% 2020 Breastfeeding medicine : the official journal of the Academy of Breastfeeding Medicine
* Weaning Practices of Turkish Mothers: A Mixed-Model Research.
- Objectives: The aim of this study is to determine the weaning practices of mothers who have children between the ages of 2 and 5 years. Materials and Methods: This study was designed as a cross-sectional descriptive study, which was carried out between September 1, 2019 and October 1, 2019 in a pediatric clinic of a university hospital. For a better understanding, the traditional approaches, qualitative, and quantitative data were collected concurrently and analyzed together using Creswell's concurrent transformative mixed-model research design. Results: Of the 114 participants, the overall mean age was 29.2 ± 4.5 years. The mean breastfeeding duration was 15.3 ± 8.2 months. Sixty five (57.0%) of participants terminated breastfeeding themselves and 55 (85.9%) of them used traditional methods for weaning their children. The traditional methods used for termination of breastfeeding were staining the nipples to make baby startle (16.4%), applying nipples with a bad taste or smell to make baby disgust (40.0%), covering the nipples with various materials (18.2%), using a pacifier or feeding bottle (20.0%), and separation from mother (5.5%). Conclusions: In this study, it was found that most of the Turkish mothers use improper traditional methods for weaning. This study also demonstrated the urgent need to plan effective counseling services to implement natural weaning rather than traditional methods that are unsuitable for weaning.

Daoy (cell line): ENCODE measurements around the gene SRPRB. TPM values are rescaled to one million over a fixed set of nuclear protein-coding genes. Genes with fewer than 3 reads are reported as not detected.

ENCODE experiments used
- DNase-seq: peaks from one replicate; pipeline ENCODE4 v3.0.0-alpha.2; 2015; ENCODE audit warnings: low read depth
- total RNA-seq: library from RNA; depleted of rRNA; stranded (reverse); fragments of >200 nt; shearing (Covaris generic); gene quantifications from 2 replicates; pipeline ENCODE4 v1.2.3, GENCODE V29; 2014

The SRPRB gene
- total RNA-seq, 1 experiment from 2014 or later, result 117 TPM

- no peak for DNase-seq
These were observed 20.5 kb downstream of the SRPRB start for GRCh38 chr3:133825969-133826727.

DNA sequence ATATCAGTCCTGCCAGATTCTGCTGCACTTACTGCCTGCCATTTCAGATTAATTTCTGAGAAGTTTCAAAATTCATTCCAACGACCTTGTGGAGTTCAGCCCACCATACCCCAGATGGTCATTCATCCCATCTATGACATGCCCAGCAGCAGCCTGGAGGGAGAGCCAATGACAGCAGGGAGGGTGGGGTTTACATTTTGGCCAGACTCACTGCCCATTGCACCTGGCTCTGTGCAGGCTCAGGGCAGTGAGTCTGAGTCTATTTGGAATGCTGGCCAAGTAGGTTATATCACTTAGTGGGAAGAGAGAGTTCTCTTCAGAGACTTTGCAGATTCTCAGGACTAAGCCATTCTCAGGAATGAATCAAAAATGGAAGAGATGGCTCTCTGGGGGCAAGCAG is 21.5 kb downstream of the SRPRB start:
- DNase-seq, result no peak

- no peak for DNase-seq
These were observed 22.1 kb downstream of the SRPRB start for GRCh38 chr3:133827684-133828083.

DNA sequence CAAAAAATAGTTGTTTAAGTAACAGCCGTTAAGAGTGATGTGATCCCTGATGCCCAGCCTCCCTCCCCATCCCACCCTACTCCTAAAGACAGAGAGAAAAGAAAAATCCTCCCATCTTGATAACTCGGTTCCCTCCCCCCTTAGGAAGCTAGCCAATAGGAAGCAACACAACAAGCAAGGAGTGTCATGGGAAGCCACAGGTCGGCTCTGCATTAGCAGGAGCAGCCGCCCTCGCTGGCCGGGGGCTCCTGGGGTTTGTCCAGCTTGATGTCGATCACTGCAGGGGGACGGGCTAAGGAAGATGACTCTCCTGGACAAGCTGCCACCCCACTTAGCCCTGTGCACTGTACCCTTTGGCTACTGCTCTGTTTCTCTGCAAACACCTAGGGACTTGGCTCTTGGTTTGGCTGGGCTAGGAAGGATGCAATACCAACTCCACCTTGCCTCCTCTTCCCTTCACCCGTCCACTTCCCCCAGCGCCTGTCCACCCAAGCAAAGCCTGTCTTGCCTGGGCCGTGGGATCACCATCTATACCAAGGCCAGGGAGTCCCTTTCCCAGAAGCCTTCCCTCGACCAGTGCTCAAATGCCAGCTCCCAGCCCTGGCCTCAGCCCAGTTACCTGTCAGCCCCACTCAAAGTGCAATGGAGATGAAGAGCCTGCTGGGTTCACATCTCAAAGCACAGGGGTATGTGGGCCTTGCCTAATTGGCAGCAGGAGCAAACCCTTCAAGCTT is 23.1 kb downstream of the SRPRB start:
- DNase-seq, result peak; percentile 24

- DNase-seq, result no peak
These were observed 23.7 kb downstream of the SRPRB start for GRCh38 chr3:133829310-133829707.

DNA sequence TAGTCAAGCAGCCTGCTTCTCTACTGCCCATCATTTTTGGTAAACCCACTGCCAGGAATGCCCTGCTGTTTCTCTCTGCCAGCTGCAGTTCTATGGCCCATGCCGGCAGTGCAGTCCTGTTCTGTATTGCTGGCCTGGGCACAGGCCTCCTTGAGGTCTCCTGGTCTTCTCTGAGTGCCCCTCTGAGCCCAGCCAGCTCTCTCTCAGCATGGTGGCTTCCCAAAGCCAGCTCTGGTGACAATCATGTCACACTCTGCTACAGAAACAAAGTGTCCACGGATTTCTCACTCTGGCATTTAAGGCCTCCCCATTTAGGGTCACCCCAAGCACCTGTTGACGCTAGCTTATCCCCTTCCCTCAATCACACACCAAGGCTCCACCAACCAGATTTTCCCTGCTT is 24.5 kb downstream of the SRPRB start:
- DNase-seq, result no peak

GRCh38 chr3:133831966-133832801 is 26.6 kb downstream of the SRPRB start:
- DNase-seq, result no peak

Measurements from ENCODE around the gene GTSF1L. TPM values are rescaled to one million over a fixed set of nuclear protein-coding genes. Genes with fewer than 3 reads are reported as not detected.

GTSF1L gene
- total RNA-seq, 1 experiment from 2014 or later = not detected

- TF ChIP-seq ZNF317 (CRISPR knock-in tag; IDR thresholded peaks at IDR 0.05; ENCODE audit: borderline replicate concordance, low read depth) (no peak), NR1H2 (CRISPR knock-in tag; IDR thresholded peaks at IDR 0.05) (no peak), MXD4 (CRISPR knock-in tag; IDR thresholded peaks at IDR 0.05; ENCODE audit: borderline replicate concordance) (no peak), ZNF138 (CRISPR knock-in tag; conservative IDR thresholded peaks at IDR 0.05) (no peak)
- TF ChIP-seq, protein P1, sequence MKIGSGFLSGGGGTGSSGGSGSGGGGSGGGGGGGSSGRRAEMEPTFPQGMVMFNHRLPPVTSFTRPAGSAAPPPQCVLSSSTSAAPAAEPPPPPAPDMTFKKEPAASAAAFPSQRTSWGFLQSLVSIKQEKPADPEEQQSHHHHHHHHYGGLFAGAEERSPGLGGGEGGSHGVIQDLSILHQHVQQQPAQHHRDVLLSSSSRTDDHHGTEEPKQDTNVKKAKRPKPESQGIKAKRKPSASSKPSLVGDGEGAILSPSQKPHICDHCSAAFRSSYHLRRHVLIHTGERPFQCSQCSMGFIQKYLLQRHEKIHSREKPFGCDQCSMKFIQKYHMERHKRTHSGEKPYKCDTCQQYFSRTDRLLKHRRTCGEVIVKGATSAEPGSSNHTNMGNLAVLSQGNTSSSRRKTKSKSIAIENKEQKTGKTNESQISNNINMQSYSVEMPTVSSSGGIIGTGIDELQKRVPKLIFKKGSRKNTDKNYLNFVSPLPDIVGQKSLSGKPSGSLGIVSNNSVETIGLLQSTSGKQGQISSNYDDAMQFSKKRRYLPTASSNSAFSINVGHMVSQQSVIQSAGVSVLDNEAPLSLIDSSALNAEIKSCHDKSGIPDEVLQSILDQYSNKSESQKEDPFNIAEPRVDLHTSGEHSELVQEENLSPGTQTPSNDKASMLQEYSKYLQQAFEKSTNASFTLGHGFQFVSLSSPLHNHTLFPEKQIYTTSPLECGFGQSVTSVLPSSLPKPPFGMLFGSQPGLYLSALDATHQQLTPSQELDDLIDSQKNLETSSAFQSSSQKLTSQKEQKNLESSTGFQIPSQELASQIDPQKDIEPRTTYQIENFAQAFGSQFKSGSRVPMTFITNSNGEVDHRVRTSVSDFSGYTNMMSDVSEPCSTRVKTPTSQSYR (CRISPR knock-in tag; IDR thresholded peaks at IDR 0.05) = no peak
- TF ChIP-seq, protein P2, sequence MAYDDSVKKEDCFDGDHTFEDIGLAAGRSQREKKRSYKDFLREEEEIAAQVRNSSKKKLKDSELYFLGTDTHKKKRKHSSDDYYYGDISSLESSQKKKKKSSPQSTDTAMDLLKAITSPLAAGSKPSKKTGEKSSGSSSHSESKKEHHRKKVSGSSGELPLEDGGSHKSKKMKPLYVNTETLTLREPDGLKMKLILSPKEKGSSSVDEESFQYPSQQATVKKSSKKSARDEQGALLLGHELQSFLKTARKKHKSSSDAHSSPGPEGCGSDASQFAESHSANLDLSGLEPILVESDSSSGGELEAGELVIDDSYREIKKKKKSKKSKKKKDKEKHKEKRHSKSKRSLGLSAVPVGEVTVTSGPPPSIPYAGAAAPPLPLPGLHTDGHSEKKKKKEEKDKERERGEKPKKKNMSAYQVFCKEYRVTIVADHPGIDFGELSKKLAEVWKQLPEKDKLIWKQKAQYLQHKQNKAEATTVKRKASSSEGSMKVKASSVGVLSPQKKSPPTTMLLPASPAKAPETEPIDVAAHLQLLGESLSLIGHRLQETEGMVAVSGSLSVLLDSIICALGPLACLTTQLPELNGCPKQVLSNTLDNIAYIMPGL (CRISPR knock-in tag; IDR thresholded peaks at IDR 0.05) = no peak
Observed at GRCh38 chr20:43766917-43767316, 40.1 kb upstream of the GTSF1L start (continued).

* Stencil Printing-A Novel Manufacturing Platform for Orodispersible Discs.
- Stencil printing is a commonly used printing method, but it has not previously been used for production of pharmaceuticals. The aim of this study was to explore whether stencil printing of drug containing polymer inks could be used to manufacture flexible dosage forms with acceptable mass and content uniformity. Formulation development was supported by physicochemical characterization of the inks and final dosage forms. The printing of haloperidol (HAL) discs was performed using a prototype stencil printer. Ink development comprised of investigations of ink rheology in combination with printability assessment. The results show that stencil printing can be used to manufacture HAL doses in the therapeutic treatment range for 6-17 year-old children. The therapeutic HAL dose was achieved for the discs consisting of 16% of hydroxypropyl methylcellulose (HPMC) and 1% of lactic acid (LA). The formulation pH remained above pH 4 and the results imply that the drug was amorphous. Linear dose escalation was achieved by an increase in aperture area of the print pattern, while keeping the stencil thickness fixed. Disintegration times of the orodispersible discs printed with 250 and 500 µm thick stencils were below 30 s. In conclusion, stencil printing shows potential as a manufacturing method of pharmaceuticals.